Apple's iPad Is Impressive, but It Still Needs Work
Apple's iPad Is Impressive, but It Still Needs Work
After spending a few weeks with the Apple iPad, I can say this much: I've seen a future, but it's one that needs work. Although the iPad is groundbreaking and unique, it is far from complete. Some of its shortcomings will be fixed when the next version of its operating system debuts later this year, but even after it gets better management features and multitasking abilities, it's going to remain an immature platform for some time.
One problem, the relative paucity of applications that can
take advantage of the iPad's 9.7-inch screen, will be easily solved as time
passes and developers create new applications for the device, and adapt
existing ones. Other problems may not prove so tractable, being either under
the control of Apple's partners, or inherent compromises of the hardware and
its software environment.
(I tested an iPad with WiFi + 3G, but wherever possible, my observations extend to the WiFi-only model as well. The 3G features and performance are discussed in an accompanying piece, to make this review as applicable as possible to both.)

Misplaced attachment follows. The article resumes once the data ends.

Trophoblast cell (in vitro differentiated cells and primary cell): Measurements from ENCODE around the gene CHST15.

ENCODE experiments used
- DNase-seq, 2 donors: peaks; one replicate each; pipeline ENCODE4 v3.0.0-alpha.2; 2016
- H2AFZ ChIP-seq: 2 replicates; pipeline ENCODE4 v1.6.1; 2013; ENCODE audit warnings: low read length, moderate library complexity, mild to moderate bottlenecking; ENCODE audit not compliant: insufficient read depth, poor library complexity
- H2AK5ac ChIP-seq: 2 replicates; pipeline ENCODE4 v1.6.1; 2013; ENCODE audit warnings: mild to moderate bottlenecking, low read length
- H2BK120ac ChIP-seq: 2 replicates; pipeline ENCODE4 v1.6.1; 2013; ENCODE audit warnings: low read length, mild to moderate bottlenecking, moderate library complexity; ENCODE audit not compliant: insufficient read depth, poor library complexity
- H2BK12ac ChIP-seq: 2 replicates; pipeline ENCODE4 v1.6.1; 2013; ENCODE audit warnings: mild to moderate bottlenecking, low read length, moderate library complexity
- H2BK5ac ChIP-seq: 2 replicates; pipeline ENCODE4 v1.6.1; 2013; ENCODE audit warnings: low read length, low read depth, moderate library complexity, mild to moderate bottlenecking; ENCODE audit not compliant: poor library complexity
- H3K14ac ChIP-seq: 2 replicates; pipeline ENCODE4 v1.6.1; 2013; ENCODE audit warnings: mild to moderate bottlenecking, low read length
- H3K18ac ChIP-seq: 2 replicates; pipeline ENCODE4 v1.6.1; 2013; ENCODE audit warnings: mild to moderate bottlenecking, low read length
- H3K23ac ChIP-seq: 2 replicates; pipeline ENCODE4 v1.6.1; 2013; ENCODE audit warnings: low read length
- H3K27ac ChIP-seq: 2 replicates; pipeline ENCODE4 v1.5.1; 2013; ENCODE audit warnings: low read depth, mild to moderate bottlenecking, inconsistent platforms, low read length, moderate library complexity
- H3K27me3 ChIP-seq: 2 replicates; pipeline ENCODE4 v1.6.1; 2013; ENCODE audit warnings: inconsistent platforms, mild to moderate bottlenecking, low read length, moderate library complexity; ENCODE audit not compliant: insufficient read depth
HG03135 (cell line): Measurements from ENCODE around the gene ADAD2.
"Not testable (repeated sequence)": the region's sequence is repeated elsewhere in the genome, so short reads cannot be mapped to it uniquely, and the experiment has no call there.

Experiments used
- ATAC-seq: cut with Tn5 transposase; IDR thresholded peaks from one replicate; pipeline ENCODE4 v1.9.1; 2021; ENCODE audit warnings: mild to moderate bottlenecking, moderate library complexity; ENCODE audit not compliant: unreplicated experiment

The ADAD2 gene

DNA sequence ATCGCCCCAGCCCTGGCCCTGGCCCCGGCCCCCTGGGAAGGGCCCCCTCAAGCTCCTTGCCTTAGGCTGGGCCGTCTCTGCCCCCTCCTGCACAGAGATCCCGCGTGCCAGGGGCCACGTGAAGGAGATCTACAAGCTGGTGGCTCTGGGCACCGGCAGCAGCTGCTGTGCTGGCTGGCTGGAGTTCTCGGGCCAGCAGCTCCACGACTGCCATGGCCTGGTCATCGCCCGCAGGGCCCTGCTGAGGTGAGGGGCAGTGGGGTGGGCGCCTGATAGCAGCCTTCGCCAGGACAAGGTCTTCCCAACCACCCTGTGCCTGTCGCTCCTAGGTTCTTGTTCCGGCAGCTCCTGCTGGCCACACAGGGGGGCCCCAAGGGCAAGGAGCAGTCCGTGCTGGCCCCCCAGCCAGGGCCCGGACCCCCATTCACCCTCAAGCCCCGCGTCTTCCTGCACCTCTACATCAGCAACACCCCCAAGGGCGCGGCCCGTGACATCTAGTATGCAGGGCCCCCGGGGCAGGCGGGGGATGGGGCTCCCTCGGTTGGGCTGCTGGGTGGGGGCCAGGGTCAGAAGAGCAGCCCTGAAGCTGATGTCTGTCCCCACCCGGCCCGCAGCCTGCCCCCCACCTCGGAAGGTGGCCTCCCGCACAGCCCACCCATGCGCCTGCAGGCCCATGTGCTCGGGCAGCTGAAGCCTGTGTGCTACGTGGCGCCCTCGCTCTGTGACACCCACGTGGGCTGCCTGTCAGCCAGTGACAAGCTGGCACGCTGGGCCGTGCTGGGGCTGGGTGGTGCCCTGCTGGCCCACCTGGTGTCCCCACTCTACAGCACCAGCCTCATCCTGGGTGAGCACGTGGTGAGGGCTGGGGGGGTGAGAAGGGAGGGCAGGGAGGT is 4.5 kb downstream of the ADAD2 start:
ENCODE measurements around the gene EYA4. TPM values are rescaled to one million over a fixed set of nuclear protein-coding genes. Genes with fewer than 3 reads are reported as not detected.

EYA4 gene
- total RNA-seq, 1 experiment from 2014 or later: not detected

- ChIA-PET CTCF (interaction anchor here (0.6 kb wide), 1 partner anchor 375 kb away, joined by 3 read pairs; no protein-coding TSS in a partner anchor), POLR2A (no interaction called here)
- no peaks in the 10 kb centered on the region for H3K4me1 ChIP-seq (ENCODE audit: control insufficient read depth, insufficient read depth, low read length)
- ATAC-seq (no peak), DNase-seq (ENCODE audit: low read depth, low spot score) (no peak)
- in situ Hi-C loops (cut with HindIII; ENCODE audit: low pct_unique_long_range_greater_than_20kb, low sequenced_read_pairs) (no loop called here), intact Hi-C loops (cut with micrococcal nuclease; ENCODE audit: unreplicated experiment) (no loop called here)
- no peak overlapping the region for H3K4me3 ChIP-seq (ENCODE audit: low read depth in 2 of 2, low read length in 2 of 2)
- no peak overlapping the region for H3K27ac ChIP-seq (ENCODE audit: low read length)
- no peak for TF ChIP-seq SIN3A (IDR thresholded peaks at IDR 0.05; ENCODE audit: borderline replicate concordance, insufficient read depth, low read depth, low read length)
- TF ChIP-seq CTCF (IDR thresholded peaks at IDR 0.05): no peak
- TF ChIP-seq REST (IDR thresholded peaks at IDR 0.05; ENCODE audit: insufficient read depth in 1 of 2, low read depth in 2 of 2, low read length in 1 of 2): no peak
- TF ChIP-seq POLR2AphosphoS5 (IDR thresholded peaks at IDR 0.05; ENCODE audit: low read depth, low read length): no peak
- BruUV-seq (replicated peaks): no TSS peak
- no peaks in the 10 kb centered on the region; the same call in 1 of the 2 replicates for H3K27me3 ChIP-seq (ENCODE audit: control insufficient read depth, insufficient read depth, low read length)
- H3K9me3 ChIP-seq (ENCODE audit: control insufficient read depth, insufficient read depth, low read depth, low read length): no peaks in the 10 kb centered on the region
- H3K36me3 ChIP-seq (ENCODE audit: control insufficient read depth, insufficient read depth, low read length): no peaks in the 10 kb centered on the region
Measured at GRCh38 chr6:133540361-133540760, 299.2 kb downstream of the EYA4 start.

The iPad is Apple's first device to use the company's A4 processor; when iPhone OS 4.0 is released for iPad this fall, the A4's potential can finally be unleashed by the addition of multitasking features that are sorely missing in the current OS. The device is available in three memory configurations of 16, 32 and 64GB; about 6GB of that is occupied by iPhone OS 3.2, the bundled applications (which include Google Maps, iTunes, Mail, Safari and a YouTube client) and any memory the OS reserves for its own operation.
In some respects, the iPad is an overgrown iPod Touch; it doesn't make phone calls and lacks a camera, but unlike the Touch, it does offer a mostly useful degree of Bluetooth connectivity. I easily connected headphones and a keyboard to the device over Bluetooth; on the other hand, although the iPad paired easily with various Apple computers, making an actual connection failed, the links lasting a second or two at most. Another drawback of the iPad's Bluetooth networking is that when it's active, the device appears to be always discoverable; even my ancient Motorola headphones can only be paired with another device through a deliberate act.
As with the iPhone, one must use iTunes as the vehicle for loading applications and almost all digital media onto the iPad. (Although it's true that "jailbreaking" a device frees it from that dependence, that's outside the scope of this discussion.) The iPad can be used as a media source for televisions, with the purchase of additional cables and connectors, and a separately sold kit offers iPad users the ability to connect cameras or CF memory cards through the docking port.
A Tool for Content
As others have noted, the iPad is best treated as a tool for consuming content, rather than creating it. That's reflected in the versions of Apple's iWork applications that the iPad can run; although they offer some very basic functions, for anything beyond some very simple data entry and formatting, documents have to be moved to a computer with a "real" presentation, spreadsheet or word processor.